Seven-year-old twins Quenton, left, and Carolyne Doon walk with there dad Andrew Doon at the Brain Tumour Foundation of Canada’s first annual Brain Tumour Walk in Whitehorse on June 15. Approximately 100 people attended the walk which raised almost $24,000. (Stephanie Waddell/Yukon News)

Whitehorse’s first official Brain Tumour Walk raises $24,000

The Brain Tumour Foundation of Canada held its first annual Brain Tumour Walk in Whitehorse June 15, where participants managed to raise almost $24,000 for brain tumour research and awareness.

The Brain Tumour Foundation raises funds for brain tumour research and awareness, as well as support for brain tumour patients and survivors. Every summer, they hold fundraising walks in many cities throughout the country.

Event organizers estimate that “over 100” participants came out to the walk, which took place on Whitehorse’s Millennium Trail. Compared to larger cities that also held walks, Whitehorse managed to raise a lot of funds, said event volunteer and coordinator Alexandra Armstrong.

“We raised one sixth of what Calgary raised, but we’re far less than one sixth of their population,” she said. “We made a huge dent.”

Although this was the first walk in Whitehorse officially organized by the foundation, an unofficial walk was held last year by Dayna Magnuson, a Whitehorse resident who was diagnosed with brain cancer in January 2018.

After undergoing surgery in the same month as her diagnosis, she learned about the foundation and realized that the Yukon was one of the only regions in Canada without a walk.

“I got in contact with them and they encouraged me to do a do-it-yourself walk,” she said.

She organized one for that year, which turned out more successful than she anticipated.

“I was hoping to raise like $1,000, but we actually raised like $15,000.”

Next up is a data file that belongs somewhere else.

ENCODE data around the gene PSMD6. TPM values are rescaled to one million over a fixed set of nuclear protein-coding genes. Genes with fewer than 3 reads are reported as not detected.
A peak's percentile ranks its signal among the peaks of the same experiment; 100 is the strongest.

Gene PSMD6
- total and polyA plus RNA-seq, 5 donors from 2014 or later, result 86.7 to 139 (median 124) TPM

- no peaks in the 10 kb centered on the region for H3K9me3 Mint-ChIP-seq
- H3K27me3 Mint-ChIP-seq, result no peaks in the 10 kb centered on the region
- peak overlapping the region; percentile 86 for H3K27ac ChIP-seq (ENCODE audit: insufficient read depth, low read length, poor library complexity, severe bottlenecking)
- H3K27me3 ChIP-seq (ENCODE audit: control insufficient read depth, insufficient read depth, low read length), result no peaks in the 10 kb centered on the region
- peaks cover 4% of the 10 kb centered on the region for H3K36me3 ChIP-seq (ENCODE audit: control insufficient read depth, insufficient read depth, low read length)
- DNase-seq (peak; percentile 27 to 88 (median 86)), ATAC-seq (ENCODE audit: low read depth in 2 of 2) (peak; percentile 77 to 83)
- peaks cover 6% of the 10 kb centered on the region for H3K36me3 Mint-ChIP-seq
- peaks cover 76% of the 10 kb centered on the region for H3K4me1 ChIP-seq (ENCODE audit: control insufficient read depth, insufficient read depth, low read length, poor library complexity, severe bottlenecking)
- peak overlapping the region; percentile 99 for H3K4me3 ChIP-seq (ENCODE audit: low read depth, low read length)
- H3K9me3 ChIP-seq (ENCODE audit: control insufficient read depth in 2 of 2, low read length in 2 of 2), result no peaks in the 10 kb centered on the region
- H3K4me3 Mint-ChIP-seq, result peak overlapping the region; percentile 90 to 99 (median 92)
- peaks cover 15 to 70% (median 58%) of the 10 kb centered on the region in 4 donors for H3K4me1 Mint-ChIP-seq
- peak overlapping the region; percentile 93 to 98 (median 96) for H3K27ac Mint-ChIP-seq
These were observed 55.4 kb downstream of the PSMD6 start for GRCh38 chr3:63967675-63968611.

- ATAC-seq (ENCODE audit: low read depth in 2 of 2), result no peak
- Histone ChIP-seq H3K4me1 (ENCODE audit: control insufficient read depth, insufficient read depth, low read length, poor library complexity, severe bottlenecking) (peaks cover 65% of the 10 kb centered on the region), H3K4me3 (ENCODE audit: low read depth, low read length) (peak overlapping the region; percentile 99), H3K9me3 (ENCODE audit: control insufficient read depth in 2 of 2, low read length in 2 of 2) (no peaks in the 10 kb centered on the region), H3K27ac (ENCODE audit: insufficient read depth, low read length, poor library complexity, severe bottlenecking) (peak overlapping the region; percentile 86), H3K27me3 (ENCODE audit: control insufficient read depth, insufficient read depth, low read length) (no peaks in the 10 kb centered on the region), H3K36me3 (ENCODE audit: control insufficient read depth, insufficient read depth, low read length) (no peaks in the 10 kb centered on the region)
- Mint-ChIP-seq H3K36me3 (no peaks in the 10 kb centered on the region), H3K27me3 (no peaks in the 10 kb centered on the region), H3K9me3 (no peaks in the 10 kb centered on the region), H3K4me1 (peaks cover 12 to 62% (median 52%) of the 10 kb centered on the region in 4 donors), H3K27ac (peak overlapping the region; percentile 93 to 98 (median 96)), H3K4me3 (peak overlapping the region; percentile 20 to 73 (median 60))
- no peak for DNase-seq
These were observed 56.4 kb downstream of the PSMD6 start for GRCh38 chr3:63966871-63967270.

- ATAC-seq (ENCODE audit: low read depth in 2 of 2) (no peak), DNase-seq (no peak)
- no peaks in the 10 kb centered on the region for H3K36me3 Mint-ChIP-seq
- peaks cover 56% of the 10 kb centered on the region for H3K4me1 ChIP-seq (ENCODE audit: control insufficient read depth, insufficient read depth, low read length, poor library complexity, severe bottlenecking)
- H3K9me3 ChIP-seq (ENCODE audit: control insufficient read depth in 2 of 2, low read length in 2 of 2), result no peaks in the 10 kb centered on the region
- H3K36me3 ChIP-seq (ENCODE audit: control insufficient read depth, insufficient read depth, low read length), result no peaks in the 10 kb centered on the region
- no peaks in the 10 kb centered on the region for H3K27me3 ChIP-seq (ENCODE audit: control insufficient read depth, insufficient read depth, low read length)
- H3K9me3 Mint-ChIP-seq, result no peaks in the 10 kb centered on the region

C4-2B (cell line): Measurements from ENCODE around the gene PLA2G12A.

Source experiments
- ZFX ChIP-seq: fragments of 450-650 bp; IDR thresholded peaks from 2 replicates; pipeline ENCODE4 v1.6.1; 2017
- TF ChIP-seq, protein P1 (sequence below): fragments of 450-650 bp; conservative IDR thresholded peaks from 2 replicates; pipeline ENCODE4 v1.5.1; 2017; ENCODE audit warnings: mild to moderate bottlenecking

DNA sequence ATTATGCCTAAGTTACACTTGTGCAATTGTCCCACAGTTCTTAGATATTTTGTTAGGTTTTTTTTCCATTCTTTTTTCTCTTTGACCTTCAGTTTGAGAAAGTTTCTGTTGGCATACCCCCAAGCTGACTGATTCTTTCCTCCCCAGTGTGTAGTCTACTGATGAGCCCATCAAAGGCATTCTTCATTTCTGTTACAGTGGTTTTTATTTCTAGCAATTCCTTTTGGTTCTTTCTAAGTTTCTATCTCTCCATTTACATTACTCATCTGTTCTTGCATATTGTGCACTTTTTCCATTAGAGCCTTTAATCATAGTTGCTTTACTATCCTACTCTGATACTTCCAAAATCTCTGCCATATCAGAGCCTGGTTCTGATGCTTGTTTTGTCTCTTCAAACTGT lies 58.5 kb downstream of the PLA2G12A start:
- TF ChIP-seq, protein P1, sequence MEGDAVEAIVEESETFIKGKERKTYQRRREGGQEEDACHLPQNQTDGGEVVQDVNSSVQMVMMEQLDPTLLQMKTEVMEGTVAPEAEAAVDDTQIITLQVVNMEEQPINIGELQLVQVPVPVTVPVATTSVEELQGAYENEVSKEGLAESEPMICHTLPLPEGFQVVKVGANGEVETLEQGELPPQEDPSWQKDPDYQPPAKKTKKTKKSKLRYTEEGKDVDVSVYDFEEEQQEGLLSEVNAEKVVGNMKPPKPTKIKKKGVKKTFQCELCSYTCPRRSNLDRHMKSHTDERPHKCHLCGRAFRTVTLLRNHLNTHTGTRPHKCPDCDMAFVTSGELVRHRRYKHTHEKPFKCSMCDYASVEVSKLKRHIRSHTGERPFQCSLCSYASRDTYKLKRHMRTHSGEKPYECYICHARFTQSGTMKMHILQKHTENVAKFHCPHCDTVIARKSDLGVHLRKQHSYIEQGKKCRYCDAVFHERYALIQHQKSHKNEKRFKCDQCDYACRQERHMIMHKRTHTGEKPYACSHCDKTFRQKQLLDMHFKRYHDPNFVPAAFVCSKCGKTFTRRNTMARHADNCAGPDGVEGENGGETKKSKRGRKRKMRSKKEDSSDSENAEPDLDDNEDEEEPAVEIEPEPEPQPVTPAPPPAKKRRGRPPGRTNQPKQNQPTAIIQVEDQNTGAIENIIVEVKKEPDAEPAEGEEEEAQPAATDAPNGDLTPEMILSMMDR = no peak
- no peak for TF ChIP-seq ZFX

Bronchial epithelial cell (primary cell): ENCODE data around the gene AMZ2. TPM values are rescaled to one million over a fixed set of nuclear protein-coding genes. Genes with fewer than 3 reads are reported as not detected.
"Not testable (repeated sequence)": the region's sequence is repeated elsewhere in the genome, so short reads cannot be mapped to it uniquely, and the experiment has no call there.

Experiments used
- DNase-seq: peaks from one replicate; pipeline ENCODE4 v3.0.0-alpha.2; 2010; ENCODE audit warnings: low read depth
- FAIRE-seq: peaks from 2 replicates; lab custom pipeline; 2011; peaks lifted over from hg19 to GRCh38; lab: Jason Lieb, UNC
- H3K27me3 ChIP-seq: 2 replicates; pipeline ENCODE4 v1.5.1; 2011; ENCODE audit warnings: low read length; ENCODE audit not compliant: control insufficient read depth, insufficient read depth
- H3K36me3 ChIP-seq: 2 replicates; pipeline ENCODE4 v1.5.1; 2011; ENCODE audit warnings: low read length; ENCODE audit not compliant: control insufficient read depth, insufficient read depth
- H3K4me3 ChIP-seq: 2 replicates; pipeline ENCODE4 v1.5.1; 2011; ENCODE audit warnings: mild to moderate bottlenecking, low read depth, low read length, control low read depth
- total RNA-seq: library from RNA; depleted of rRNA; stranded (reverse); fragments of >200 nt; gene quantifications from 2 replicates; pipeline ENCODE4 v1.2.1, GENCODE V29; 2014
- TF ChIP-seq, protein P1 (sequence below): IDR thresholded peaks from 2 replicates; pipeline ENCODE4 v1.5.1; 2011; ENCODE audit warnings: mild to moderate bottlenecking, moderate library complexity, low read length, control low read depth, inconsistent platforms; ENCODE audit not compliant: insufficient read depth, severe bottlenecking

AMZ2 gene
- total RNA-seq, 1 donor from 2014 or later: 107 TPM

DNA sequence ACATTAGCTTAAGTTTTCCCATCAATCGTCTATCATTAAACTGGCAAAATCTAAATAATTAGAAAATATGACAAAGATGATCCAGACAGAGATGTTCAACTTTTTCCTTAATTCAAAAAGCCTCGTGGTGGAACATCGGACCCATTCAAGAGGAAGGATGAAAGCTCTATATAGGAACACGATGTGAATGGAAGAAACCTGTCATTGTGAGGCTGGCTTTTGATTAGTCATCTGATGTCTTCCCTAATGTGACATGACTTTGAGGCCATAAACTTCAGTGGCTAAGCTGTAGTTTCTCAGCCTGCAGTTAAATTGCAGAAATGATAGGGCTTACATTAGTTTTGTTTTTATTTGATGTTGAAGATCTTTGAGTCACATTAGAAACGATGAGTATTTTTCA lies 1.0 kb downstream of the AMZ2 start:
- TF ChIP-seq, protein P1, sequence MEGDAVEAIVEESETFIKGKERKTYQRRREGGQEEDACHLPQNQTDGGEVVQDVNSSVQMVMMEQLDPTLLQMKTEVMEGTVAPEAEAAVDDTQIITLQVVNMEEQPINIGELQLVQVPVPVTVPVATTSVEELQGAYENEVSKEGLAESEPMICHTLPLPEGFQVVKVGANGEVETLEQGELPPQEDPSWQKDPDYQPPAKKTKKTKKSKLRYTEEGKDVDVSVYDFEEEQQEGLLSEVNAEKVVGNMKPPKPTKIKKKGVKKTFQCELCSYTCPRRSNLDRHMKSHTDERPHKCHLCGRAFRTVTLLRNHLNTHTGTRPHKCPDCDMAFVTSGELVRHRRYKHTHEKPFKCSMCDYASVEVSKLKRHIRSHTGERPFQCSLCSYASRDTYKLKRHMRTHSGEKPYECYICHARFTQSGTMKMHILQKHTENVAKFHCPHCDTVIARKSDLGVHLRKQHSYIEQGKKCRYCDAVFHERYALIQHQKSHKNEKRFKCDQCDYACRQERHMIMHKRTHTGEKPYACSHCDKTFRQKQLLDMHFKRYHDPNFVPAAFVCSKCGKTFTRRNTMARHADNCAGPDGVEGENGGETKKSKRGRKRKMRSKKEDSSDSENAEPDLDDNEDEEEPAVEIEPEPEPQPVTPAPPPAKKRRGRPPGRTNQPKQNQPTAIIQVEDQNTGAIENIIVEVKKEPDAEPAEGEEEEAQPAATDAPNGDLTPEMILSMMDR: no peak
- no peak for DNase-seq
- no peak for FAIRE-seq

After the success for that event, the Brain Tumour Foundation invited Magnuson to attend a conference in Toronto, where officials announced that they would be holding their first walk in Whitehorse.

Armstrong and Magnuson credit the foundation with bringing along more sponsors, advertising, volunteers and a larger turnout. However, Armstrong added that Magnuson’s work in raising awareness was critical in bringing people to the event.

“A lot of it was effort through Dayna, despite going through radiation and chemo. She still went out there and really advertised it and got a lot of talk around for it.”

Magnuson hopes that next year’s walk will be even bigger, noting that brain tumours gets less donations than other forms of cancer.

“It’s so underfunded, and yet 27 Canadians are diagnosed with brain tumours everyday,” she said. “If there’s no funds, there’s no research.”

Julie TerVrught, walk and engagement and events associate for the Brain Tumour Foundation of Canada, came to Whitehorse to attend the event. She said it was “wonderful” to bring the walk to Whitehorse.

“Whitehorse is an incredibly generous community, and it was great to see the support in terms of donations that were made, their enthusiasm, their support (and) their willingness to help out with anything,” she said.

She was also enthused about the amount of funds they were able to raise, despite Whitehorse’s smaller population.

“It just shows how much support Whitehorse shows towards other good causes. They threw their support behind Dayna and other walk survivors wholeheartedly.”

Contact Joshua Azizi at joshua.azizi@yukon-news.com

Just Posted

Woman’s death in Ross River confirmed to be a homicide, Yukon RCMP says

Maryann Ollie, 59, died on Aug. 1. She was a citizen of Ross River Dena Council.

Jack Amos adds to Yukon medal count at Western Canada Summer Games

The territory’s athletes now have six medals — one silver and five bronze

Start of the Whitehorse school year signals traffic changes

School zones in effect starting Aug. 21

Canada Games Centre tests new software

You may want to hold off on buying those punch cards

YCCMA Mosquito Harescramble includes record numbers for return of ladies class

“I think it’s a good indication it’s turning to a family sport versus what it has been in the past”

Yukonomist: Fun facts for your next violent barbecue debate about government jobs

Have you ever been at a barbecue where someone starts talking loudly… Continue reading

Yukon disc golfers compete in Trilogy Challenge

“We definitely are seeing a lot of new people starting into the sport”

History Hunter: New book celebrates Yukon’s most colourful hotel

If the walls could talk, what tales they would tell. But the… Continue reading

River Trail Marathon tests runners with heat and sun

“It was very hot in the second half, but the volunteers are amazing and there is water often”

Chili and Beans Race the perfect recipe for a rainy day

“It’s good. Especially in these conditions because you know you have a warm bowl of chili waiting”

Most Read